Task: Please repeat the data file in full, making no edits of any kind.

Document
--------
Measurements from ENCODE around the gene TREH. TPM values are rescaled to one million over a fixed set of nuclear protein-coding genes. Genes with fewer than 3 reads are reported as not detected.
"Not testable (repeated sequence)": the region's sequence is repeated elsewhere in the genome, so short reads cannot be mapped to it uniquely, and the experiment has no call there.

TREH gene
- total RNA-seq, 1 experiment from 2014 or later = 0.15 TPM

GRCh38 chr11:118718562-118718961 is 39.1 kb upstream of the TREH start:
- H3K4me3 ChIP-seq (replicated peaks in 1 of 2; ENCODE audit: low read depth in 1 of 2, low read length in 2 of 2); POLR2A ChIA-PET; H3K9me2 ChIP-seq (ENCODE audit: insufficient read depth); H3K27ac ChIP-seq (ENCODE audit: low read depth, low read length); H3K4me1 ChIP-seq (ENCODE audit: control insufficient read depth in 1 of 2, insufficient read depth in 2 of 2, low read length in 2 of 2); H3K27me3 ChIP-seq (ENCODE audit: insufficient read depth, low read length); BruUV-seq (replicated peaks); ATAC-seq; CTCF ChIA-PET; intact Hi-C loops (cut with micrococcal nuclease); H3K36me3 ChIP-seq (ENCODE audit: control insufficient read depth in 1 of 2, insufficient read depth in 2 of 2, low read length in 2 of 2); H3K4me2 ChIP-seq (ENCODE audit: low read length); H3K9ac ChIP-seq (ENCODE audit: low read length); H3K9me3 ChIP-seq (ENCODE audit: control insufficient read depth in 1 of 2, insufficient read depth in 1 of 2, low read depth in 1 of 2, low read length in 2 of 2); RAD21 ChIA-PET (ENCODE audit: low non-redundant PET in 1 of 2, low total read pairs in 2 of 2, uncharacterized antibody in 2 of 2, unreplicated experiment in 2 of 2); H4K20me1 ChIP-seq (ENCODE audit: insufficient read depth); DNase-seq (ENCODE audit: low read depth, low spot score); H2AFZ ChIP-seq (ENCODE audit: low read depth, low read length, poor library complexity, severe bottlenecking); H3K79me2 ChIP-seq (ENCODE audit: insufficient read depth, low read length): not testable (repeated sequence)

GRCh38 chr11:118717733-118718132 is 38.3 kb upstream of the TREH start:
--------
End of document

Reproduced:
Measurements from ENCODE around the gene TREH. TPM values are rescaled to one million over a fixed set of nuclear protein-coding genes. Genes with fewer than 3 reads are reported as not detected.
"Not testable (repeated sequence)": the region's sequence is repeated elsewhere in the genome, so short reads cannot be mapped to it uniquely, and the experiment has no call there.

TREH gene
- total RNA-seq, 1 experiment from 2014 or later = 0.15 TPM

GRCh38 chr11:118718562-118718961 is 39.1 kb upstream of the TREH start:
- H3K4me3 ChIP-seq (replicated peaks in 1 of 2; ENCODE audit: low read depth in 1 of 2, low read length in 2 of 2); POLR2A ChIA-PET; H3K9me2 ChIP-seq (ENCODE audit: insufficient read depth); H3K27ac ChIP-seq (ENCODE audit: low read depth, low read length); H3K4me1 ChIP-seq (ENCODE audit: control insufficient read depth in 1 of 2, insufficient read depth in 2 of 2, low read length in 2 of 2); H3K27me3 ChIP-seq (ENCODE audit: insufficient read depth, low read length); BruUV-seq (replicated peaks); ATAC-seq; CTCF ChIA-PET; intact Hi-C loops (cut with micrococcal nuclease); H3K36me3 ChIP-seq (ENCODE audit: control insufficient read depth in 1 of 2, insufficient read depth in 2 of 2, low read length in 2 of 2); H3K4me2 ChIP-seq (ENCODE audit: low read length); H3K9ac ChIP-seq (ENCODE audit: low read length); H3K9me3 ChIP-seq (ENCODE audit: control insufficient read depth in 1 of 2, insufficient read depth in 1 of 2, low read depth in 1 of 2, low read length in 2 of 2); RAD21 ChIA-PET (ENCODE audit: low non-redundant PET in 1 of 2, low total read pairs in 2 of 2, uncharacterized antibody in 2 of 2, unreplicated experiment in 2 of 2); H4K20me1 ChIP-seq (ENCODE audit: insufficient read depth); DNase-seq (ENCODE audit: low read depth, low spot score); H2AFZ ChIP-seq (ENCODE audit: low read depth, low read length, poor library complexity, severe bottlenecking); H3K79me2 ChIP-seq (ENCODE audit: insufficient read depth, low read length): not testable (repeated sequence)

GRCh38 chr11:118717733-118718132 is 38.3 kb upstream of the TREH start: